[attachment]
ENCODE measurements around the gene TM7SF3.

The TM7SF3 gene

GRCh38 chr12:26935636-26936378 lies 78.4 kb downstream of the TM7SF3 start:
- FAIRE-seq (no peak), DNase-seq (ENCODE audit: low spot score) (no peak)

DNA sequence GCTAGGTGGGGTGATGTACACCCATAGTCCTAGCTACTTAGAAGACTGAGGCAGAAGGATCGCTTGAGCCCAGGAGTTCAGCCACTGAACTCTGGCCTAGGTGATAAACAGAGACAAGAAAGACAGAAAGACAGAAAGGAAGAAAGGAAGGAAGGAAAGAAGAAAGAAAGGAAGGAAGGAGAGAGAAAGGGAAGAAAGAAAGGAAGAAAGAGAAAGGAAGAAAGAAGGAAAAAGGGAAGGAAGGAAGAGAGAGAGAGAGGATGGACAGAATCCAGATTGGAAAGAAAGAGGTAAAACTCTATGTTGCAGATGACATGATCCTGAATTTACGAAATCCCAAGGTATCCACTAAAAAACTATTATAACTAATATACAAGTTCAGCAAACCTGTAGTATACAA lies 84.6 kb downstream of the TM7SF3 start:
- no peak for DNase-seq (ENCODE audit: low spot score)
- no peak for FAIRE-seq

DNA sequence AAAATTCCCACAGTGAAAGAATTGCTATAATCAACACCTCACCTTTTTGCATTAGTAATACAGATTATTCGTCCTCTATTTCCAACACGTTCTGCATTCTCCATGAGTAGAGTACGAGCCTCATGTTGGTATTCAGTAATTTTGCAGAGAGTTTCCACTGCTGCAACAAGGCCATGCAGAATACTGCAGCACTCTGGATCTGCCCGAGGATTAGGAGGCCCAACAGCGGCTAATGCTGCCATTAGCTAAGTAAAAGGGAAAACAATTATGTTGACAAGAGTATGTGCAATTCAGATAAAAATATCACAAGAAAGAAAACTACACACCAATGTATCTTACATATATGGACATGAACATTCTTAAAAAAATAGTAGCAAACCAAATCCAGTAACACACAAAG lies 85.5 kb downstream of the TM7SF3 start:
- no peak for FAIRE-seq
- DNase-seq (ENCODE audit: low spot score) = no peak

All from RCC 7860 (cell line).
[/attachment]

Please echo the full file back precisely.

ENCODE measurements around the gene TM7SF3.

The TM7SF3 gene

GRCh38 chr12:26935636-26936378 lies 78.4 kb downstream of the TM7SF3 start:
- FAIRE-seq (no peak), DNase-seq (ENCODE audit: low spot score) (no peak)

DNA sequence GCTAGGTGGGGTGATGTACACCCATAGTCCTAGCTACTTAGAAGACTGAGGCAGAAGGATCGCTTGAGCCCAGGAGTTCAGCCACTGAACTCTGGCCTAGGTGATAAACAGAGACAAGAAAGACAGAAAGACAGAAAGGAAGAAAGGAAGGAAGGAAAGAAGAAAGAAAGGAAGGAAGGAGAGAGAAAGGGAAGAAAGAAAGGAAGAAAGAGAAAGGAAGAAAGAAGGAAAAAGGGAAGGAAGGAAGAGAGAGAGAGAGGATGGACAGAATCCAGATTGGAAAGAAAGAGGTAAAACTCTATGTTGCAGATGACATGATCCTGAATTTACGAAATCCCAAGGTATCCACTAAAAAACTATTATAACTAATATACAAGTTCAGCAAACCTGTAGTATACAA lies 84.6 kb downstream of the TM7SF3 start:
- no peak for DNase-seq (ENCODE audit: low spot score)
- no peak for FAIRE-seq

DNA sequence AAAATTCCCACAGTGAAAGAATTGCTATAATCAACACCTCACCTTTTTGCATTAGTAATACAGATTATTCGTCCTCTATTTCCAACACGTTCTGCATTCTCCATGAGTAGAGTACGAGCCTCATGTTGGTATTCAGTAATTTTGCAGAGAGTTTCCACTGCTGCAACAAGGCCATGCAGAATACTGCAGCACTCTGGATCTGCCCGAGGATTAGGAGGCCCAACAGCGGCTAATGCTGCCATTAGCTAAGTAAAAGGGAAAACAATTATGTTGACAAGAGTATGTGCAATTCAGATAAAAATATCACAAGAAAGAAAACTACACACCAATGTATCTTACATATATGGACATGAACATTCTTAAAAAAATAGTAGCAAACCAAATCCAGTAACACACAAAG lies 85.5 kb downstream of the TM7SF3 start:
- no peak for FAIRE-seq
- DNase-seq (ENCODE audit: low spot score) = no peak

All from RCC 7860 (cell line).